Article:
Nobody knows exactly where the phrase “You’re fired” comes from, but there are several theories. Many people believe it originated with John Henry Patterson. Patterson was the founder and president of National Cash Register (NCR). He started the company in 1884.
Related: Our guide to trademarking a phrase
Stories of Patterson’s angry outbursts and tight-fisted control of his employees are legendary. He was once listed as one of Time magazine’s “Top 10 Worst Bosses” in history.
Among other things, he was known to take his worker’s desks outside and set them on fire. He did this to numerous employees, including executives.
If your desk is on fire, it’s clear your boss doesn’t want you around.
In one case, he may have done the executive a favor. Patterson pulled his famous firing maneuver on Thomas Watson, one of his top sales executives.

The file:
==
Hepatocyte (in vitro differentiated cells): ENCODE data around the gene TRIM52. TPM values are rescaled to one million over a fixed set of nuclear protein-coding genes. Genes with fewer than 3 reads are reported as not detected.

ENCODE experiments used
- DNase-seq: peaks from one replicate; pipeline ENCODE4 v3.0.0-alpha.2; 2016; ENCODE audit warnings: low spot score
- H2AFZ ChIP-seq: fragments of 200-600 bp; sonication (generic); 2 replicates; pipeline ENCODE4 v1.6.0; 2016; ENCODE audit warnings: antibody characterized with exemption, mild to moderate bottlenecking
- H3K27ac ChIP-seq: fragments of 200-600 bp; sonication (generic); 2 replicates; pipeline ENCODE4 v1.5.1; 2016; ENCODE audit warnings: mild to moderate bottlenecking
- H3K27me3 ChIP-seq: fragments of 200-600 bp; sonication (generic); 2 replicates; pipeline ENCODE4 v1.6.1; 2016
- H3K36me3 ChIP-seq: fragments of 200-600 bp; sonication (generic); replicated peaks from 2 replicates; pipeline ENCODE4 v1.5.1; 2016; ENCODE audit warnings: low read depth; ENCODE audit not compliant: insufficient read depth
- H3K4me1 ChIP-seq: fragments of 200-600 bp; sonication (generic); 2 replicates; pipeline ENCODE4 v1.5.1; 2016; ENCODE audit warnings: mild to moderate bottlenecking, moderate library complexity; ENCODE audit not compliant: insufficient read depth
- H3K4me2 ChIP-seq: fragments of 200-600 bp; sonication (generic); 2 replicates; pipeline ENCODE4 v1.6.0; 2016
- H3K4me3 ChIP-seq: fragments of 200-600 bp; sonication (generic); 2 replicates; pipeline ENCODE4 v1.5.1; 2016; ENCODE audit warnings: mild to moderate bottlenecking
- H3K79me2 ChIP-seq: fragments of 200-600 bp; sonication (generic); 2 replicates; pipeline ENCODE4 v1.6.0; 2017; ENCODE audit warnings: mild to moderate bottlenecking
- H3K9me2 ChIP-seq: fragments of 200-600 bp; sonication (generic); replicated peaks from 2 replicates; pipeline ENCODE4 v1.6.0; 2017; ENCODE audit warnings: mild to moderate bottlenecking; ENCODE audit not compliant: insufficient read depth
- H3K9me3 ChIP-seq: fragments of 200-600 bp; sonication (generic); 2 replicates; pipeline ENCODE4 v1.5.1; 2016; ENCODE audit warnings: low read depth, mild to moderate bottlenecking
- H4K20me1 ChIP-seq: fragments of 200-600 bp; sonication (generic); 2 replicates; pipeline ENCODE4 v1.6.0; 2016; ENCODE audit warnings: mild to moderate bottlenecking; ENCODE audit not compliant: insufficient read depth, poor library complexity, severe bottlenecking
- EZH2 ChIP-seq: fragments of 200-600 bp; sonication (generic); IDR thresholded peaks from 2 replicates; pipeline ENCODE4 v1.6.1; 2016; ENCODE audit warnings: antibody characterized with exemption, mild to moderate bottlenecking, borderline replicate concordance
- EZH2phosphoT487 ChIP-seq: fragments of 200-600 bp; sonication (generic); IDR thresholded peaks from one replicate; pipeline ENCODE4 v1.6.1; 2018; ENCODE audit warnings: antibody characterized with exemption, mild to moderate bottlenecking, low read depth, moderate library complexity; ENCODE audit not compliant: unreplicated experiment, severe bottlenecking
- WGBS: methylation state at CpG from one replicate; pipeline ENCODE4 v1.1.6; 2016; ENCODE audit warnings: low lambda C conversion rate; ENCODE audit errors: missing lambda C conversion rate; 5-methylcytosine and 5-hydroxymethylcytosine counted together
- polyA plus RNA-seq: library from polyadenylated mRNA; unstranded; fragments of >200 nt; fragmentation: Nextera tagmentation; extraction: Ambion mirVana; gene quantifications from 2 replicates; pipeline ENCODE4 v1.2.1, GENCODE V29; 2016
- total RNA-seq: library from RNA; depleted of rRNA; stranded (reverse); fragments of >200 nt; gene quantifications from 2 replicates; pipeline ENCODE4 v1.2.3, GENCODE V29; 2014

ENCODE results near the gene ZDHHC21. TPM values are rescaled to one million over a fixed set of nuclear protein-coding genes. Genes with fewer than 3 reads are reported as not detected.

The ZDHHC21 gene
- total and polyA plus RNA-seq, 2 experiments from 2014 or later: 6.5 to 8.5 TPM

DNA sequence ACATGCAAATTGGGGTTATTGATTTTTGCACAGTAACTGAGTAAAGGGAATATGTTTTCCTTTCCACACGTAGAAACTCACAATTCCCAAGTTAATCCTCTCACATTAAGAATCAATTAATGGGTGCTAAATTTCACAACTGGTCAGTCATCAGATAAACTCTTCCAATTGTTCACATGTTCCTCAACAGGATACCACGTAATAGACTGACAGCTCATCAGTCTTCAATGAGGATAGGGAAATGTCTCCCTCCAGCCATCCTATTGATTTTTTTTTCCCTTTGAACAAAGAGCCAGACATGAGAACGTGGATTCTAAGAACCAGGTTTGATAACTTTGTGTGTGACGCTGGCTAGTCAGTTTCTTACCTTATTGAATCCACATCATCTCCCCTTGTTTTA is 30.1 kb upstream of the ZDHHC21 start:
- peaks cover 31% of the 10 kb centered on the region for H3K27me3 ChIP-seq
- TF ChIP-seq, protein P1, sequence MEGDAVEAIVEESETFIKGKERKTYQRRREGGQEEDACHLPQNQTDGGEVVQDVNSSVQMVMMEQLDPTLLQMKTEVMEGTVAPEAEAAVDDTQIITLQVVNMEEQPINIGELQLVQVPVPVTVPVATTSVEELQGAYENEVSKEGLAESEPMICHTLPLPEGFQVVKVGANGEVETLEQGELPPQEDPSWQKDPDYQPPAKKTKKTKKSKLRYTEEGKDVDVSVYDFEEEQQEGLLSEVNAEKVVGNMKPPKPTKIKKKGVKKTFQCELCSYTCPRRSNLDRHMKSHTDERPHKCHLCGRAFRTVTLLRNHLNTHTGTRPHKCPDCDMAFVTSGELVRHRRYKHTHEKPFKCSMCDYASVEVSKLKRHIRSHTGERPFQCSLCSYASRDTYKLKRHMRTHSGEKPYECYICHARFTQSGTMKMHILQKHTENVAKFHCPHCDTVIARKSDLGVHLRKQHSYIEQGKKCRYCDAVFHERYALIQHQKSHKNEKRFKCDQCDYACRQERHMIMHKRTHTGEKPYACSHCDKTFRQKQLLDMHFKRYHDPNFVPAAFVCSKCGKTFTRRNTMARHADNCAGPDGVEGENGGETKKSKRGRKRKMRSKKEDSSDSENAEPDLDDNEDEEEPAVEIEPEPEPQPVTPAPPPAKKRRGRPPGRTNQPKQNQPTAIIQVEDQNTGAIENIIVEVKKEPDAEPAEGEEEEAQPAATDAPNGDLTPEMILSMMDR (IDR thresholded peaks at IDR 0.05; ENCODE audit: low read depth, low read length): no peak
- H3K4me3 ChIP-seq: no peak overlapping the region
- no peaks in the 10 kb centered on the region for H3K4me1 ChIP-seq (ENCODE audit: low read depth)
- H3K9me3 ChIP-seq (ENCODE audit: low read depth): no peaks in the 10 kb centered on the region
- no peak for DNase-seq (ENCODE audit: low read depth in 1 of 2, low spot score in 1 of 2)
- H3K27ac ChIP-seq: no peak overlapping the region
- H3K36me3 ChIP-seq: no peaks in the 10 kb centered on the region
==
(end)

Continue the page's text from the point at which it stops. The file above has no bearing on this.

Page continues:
Watson joined a competitor, which later became International Business Machines (IBM). Watson led IBM for the next 40 years. That’s one situation where getting fired had a genuine silver lining.
Could It Be Older?
Some experts say the phrase goes back even further. In the sixteenth century, carpenters found plenty of work in the English shipyards.
If a carpenter couldn’t keep up with the work, the foreman would hand him his tools in a sack. This may be where the British get the term “sacked” for “fired.” A carpenter who was incompetent was sent away after having his tools burned so he could never work as a carpenter again.